Studs 207 are passed through both the flange 203 on the lower BOP 202 and the flange 205 on the upper BOP 204. A nut 209 is used on each end of each stud 207 to retain the flanges 203, 205 in place and couple the BOPs 202, 204 together. FIG. 2A shows only two studs 207, but a typical BOP stack may use twelve studs arranged in a bolt pattern around the flanges 203, 205. A larger BOP will generally require more studs, and there is no limit to the number used.

FIG. 2B shows a cross section of a BOP stack 210 in a “flange-to-stud” arrangement. The upper BOP 214 includes a lower flange 215 that is mated against a sealing surface 216 on the top of the lower BOP 212. The lower BOP 212 does not include a flange. Studs 217 are fixed in the lower BOP 212 about the center passage (shown in dashed lines), and the studs 217 pass through the flange 215 of the upper BOP 214. Nuts 219 retain the flange 215 on the upper BOP 214 against the sealing surface 216 on the lower BOP 212.

FIG. 2C shows a cross section of a BOP stack 220 that includes two BOPs 222, 224 connected using a “stud-to-stud” arrangement with a spool 231. The spool 231 includes an upper flange 232, a lower flange 233, and a central passage (shown in dashed lines) that is aligned with the central passages of the BOPs 222, 224. Each of the BOPs 222, 224 includes studs 227 that are fixed about the central passage. The spool is aligned with the studs 227 on each BOP 222, 224, and the studs pass through the flanges 232, 233 of the spool 231. Nuts 229 retain the spool in place to connect the BOPs 222, 224.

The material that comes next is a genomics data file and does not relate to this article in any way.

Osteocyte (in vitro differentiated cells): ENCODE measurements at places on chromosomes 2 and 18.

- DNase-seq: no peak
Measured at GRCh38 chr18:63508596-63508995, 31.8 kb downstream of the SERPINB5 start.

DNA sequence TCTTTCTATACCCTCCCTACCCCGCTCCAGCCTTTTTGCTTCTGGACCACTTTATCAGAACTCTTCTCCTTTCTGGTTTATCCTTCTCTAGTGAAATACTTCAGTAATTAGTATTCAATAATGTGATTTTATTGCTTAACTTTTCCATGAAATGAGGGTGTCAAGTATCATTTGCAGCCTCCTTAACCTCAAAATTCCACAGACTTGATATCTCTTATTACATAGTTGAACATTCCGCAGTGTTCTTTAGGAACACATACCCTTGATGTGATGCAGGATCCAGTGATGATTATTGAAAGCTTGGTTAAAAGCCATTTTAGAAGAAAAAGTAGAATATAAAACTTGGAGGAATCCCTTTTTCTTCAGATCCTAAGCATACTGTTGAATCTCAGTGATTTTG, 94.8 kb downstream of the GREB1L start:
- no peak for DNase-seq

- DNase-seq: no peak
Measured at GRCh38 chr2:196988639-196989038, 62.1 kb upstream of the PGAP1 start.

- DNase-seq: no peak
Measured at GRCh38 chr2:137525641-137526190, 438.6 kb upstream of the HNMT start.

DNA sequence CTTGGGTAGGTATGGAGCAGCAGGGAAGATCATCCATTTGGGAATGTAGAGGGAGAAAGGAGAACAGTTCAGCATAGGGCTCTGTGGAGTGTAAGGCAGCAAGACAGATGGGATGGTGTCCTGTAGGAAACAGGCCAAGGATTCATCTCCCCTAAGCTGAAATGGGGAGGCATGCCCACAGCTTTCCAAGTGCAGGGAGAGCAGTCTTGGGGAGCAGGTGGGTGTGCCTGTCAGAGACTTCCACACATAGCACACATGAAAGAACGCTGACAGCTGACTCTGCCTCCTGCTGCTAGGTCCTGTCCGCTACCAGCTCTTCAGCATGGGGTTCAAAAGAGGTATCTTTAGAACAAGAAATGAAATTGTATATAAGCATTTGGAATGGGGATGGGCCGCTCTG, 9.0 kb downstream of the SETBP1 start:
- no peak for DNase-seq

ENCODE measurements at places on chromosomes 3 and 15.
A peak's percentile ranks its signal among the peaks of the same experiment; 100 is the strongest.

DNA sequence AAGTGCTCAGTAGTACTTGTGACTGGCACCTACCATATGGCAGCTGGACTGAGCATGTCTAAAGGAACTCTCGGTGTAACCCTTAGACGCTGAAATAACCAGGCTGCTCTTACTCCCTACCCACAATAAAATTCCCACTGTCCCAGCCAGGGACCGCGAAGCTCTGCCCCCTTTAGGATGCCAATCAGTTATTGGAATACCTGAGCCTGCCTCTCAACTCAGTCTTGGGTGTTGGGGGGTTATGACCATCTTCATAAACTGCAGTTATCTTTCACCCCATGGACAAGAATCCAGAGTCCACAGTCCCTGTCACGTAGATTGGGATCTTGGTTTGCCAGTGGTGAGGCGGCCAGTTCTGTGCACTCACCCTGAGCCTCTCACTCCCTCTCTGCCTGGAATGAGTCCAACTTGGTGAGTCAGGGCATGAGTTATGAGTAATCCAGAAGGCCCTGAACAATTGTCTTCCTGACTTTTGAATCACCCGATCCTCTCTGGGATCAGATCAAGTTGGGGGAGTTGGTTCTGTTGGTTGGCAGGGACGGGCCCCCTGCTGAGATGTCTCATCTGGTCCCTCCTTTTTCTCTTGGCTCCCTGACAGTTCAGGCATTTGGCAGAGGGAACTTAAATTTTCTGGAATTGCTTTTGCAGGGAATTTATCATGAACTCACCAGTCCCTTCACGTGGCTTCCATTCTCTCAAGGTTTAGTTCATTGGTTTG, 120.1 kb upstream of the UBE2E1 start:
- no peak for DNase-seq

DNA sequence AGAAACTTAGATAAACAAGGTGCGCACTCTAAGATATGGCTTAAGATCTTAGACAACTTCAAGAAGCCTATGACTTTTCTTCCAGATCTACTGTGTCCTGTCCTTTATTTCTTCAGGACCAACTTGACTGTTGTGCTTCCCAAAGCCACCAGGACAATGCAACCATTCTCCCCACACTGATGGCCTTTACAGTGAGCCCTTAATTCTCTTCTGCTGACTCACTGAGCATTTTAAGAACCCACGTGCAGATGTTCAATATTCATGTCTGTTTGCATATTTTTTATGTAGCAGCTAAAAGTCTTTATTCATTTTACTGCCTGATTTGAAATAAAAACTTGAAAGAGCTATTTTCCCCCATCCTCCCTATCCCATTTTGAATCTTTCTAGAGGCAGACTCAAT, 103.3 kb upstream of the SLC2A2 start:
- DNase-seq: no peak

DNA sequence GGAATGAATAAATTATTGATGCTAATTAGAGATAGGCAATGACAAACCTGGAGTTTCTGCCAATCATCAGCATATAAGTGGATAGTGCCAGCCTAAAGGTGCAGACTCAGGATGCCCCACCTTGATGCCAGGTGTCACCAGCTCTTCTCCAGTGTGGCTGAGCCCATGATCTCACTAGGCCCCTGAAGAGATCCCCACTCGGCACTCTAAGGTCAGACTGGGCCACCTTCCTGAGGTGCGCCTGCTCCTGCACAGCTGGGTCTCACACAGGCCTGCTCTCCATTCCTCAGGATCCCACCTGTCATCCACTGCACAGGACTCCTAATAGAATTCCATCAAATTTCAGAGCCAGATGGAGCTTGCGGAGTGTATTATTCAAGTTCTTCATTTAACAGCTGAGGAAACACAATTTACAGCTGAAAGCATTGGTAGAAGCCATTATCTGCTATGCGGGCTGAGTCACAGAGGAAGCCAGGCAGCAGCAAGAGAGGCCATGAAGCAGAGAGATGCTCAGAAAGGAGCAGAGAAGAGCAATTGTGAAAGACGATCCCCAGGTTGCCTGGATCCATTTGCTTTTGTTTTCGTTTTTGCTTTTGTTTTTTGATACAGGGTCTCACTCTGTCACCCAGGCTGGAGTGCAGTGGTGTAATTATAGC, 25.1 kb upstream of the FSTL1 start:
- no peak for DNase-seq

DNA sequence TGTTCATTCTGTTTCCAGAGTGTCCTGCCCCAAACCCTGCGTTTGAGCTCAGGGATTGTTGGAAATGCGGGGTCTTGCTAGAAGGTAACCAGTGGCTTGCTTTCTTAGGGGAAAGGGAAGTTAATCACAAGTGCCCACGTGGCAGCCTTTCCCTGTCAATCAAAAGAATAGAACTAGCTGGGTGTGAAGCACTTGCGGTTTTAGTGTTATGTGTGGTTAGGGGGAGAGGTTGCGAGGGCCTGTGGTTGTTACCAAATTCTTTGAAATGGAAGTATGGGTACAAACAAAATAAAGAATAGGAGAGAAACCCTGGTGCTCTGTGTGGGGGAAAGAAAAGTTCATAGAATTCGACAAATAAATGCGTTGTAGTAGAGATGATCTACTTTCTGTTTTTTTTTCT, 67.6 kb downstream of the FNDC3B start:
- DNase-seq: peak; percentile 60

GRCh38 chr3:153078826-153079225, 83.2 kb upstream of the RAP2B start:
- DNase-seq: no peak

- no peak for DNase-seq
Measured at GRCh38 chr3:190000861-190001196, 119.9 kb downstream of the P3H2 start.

Each of these connection methods requires the use of at least one flange, which adds to the height of the BOP stack. Because of the limited space near the well head, it is desirable to reduce the BOP stack height as much as possible.

SUMMARY OF INVENTION

In some embodiments, the invention relates to a fastener for coupling blowout preventers in a stack. The fastener includes an elongated shaft having a first and a second end, with a head disposed proximate the first end of the shaft. The head may be adapted to be retained in a recess in a connecting face of a first blowout preventer. The second end of the elongated shaft may be coupled to a second blowout preventer. In some embodiments, the second end of the elongated shaft is in threaded engagement with the second blowout preventer.

In other embodiments, the invention relates to a coupled blowout preventer stack comprising a first blowout preventer having a plurality of recesses in a connecting face and a second blowout preventer in a vertical arrangement with the first blowout preventer. The blowout preventer stack also includes a plurality of fasteners each having an elongated shaft with a first end and a second end, the plurality of fasteners each comprising a head proximate the first end of the elongated shaft. The heads are disposed in the plurality of recesses in the first blowout preventer, and the second ends of the plurality of fasteners are coupled to the second blowout preventer.